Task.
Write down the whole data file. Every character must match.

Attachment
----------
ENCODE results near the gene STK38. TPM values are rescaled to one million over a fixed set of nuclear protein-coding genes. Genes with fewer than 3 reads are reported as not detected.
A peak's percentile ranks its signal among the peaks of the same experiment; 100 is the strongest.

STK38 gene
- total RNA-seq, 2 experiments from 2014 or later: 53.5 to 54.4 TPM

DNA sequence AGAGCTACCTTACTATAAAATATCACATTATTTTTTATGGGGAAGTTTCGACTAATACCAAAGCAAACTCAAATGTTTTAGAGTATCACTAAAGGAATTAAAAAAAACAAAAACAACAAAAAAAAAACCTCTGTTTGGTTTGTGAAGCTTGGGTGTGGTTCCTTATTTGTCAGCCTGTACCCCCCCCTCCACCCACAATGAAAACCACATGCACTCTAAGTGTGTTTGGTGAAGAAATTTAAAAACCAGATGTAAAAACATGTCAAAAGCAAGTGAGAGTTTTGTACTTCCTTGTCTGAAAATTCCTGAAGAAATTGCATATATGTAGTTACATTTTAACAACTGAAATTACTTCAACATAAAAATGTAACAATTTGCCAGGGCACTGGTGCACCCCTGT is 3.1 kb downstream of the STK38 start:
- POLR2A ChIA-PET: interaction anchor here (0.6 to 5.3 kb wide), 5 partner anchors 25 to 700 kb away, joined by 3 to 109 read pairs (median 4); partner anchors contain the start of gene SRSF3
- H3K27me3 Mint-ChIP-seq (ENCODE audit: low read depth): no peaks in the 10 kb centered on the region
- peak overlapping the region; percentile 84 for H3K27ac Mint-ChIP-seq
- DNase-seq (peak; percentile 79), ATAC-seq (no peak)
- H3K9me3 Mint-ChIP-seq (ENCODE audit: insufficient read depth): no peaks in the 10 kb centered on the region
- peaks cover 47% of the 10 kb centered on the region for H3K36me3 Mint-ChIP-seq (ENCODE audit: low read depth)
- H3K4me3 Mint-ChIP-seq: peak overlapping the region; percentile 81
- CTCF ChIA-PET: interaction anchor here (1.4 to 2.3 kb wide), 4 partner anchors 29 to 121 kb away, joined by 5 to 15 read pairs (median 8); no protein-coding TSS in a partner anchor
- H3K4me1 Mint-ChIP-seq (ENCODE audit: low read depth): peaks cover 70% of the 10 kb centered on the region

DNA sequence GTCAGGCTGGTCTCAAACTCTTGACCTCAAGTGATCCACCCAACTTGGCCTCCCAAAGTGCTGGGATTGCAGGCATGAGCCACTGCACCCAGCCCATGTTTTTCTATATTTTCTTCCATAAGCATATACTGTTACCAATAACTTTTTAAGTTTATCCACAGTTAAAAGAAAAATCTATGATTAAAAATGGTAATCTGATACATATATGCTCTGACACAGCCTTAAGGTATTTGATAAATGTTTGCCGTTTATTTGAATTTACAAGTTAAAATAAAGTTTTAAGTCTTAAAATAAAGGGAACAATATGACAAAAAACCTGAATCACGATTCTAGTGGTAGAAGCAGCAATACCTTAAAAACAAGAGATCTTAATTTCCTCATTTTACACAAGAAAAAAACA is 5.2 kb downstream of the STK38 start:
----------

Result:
ENCODE results near the gene STK38. TPM values are rescaled to one million over a fixed set of nuclear protein-coding genes. Genes with fewer than 3 reads are reported as not detected.
A peak's percentile ranks its signal among the peaks of the same experiment; 100 is the strongest.

STK38 gene
- total RNA-seq, 2 experiments from 2014 or later: 53.5 to 54.4 TPM

DNA sequence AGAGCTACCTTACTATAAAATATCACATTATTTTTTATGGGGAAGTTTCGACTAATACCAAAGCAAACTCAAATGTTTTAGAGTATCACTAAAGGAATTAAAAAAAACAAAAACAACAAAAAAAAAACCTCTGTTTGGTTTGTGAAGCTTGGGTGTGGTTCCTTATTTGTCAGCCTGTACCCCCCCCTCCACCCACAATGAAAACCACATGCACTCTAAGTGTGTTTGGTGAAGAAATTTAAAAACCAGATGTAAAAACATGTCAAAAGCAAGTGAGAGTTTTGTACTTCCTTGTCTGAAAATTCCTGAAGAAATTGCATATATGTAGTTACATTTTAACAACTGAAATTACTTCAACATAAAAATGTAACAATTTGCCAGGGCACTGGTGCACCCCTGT is 3.1 kb downstream of the STK38 start:
- POLR2A ChIA-PET: interaction anchor here (0.6 to 5.3 kb wide), 5 partner anchors 25 to 700 kb away, joined by 3 to 109 read pairs (median 4); partner anchors contain the start of gene SRSF3
- H3K27me3 Mint-ChIP-seq (ENCODE audit: low read depth): no peaks in the 10 kb centered on the region
- peak overlapping the region; percentile 84 for H3K27ac Mint-ChIP-seq
- DNase-seq (peak; percentile 79), ATAC-seq (no peak)
- H3K9me3 Mint-ChIP-seq (ENCODE audit: insufficient read depth): no peaks in the 10 kb centered on the region
- peaks cover 47% of the 10 kb centered on the region for H3K36me3 Mint-ChIP-seq (ENCODE audit: low read depth)
- H3K4me3 Mint-ChIP-seq: peak overlapping the region; percentile 81
- CTCF ChIA-PET: interaction anchor here (1.4 to 2.3 kb wide), 4 partner anchors 29 to 121 kb away, joined by 5 to 15 read pairs (median 8); no protein-coding TSS in a partner anchor
- H3K4me1 Mint-ChIP-seq (ENCODE audit: low read depth): peaks cover 70% of the 10 kb centered on the region

DNA sequence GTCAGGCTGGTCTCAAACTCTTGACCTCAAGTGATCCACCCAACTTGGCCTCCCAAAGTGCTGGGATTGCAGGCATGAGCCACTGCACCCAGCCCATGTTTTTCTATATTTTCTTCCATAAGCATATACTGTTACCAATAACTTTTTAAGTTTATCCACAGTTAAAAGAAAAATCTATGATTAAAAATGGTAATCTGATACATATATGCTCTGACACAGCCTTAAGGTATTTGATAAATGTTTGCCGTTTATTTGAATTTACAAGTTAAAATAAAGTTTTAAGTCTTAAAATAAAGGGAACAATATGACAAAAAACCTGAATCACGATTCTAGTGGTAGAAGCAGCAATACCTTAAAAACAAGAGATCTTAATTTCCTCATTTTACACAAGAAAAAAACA is 5.2 kb downstream of the STK38 start: